For the last two months I was involved with what I determine a socio/psychopath. At first of course he was very charming as most psychopaths. But, after a few days I realized he was not right. Each time I resigned to move away and distance myself I found myself pulled in closer and closer. The roller-coaster ride was an experience that I simply could not easily walk away from. I wanted to take a closer look at this individual and see just how far he would go to try to get what he wanted. On the second date he asked if I could give him a million dollars. I was shocked and could not believe my ears. I told him I found that to be insulting and walked away from him. He then said he was joking of course.

    I examined his behavior for two months and now of course I have had enough. Through all of this I had to question my behavior. Why did I not immediately walk away? Again because he was very charming, he knew how to smooth things over and I was very lonely. I knew he was manipulating me, but I knew I would only allow what I was willing to allow.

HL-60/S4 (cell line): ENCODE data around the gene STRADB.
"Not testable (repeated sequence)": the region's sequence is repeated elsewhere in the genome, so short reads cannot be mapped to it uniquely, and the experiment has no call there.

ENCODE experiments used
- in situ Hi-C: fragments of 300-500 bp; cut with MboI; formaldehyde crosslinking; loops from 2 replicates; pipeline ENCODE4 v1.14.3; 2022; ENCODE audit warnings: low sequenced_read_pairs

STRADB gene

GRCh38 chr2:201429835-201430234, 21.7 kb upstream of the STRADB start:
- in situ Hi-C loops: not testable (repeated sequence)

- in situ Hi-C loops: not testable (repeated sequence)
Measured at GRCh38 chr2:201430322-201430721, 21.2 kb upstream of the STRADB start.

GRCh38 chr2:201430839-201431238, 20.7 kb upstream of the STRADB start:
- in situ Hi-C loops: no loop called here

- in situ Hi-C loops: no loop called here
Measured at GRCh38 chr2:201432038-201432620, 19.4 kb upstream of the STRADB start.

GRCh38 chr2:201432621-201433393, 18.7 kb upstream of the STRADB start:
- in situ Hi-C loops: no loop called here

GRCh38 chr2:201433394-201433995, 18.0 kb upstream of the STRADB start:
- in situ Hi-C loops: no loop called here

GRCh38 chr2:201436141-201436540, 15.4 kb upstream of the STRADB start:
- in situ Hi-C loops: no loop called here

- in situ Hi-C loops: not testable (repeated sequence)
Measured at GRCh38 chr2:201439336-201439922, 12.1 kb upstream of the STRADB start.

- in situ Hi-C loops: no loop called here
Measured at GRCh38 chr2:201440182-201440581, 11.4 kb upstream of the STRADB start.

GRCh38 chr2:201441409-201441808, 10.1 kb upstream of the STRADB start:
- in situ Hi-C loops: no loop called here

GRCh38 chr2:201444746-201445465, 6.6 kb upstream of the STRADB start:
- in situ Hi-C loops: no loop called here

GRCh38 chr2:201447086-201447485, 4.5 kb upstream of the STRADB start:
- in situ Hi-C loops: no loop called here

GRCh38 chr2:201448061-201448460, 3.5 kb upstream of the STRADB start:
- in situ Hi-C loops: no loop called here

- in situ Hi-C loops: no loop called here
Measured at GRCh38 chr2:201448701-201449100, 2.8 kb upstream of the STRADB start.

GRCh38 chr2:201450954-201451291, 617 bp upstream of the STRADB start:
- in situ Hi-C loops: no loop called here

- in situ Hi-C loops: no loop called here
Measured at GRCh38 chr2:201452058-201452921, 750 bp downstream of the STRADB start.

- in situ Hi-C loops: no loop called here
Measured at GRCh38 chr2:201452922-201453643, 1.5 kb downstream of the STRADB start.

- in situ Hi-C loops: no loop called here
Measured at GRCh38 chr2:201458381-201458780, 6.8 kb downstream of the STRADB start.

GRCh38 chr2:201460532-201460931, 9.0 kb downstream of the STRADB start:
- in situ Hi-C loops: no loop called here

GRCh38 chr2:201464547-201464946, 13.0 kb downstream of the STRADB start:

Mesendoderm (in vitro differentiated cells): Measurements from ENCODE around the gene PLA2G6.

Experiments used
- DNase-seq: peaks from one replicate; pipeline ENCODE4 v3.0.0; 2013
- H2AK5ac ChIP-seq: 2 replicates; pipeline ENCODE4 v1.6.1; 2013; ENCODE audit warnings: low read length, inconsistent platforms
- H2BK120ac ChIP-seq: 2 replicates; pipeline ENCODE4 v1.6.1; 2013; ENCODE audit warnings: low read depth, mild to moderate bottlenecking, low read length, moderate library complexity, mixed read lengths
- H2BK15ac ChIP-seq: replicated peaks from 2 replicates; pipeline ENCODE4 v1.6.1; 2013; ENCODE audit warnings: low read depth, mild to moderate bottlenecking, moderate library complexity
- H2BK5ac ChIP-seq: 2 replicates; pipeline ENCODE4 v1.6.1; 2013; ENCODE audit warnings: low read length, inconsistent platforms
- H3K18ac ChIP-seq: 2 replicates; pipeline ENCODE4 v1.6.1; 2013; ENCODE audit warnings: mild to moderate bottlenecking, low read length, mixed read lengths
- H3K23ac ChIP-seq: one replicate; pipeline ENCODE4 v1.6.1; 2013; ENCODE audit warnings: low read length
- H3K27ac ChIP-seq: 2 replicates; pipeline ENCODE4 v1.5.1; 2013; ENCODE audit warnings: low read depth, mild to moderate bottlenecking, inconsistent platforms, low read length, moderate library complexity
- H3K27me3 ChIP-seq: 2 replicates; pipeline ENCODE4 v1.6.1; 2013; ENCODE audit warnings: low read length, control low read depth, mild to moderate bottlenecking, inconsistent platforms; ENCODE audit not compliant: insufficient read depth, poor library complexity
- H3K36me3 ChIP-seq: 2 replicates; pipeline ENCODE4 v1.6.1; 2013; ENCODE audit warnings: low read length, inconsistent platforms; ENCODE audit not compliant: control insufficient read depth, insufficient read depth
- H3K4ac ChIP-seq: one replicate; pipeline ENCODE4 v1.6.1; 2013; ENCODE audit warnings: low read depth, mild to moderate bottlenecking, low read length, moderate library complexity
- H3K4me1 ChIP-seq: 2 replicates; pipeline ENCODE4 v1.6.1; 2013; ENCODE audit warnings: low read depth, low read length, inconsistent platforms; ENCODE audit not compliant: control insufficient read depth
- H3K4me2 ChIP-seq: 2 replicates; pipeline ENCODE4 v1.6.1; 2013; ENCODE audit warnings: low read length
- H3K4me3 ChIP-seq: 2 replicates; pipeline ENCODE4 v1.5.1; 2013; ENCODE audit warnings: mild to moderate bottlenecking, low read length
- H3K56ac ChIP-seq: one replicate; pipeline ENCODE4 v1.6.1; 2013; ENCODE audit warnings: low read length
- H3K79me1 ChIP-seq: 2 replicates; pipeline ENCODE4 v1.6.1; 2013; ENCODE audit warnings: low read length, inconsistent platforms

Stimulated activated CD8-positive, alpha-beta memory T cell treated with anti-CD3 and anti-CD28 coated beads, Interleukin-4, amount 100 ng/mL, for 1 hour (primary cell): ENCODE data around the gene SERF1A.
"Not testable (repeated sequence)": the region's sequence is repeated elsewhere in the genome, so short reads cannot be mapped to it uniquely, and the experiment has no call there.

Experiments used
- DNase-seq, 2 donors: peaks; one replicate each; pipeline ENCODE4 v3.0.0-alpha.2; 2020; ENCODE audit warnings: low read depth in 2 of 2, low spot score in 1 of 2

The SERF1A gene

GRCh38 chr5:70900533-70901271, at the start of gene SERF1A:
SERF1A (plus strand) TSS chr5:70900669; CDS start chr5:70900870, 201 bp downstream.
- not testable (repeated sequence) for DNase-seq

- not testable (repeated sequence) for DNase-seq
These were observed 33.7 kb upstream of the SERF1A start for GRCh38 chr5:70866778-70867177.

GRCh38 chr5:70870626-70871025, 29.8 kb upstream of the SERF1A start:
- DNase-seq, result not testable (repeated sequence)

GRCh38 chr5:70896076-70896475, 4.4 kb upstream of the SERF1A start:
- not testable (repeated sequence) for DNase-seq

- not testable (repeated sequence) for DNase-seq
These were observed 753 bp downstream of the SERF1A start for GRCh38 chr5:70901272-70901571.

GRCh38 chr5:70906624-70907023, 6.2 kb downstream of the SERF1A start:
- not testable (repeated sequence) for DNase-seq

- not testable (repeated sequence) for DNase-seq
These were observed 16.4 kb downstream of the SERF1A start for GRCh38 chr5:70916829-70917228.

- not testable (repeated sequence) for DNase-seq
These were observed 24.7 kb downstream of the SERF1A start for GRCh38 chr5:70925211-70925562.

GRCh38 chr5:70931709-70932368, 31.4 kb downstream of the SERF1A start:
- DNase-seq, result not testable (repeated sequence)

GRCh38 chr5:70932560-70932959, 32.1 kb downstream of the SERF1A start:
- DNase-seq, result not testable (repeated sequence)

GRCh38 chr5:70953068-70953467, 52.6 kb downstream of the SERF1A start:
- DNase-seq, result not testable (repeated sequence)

This psychopath I learned had a wife of 38 years and a girlfriend of 5 years. He wanted me to fit into that equation.

    Reading the email from the client puts it into perspective nicely and a very clear assessment of the mind of a psychopath.

    Catherine



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  2. skid says:

    RE: personality disorders, or as he calls them, character disorders.

    That is not correct. Dr. Simon makes a clear distinction between the two types of disorders.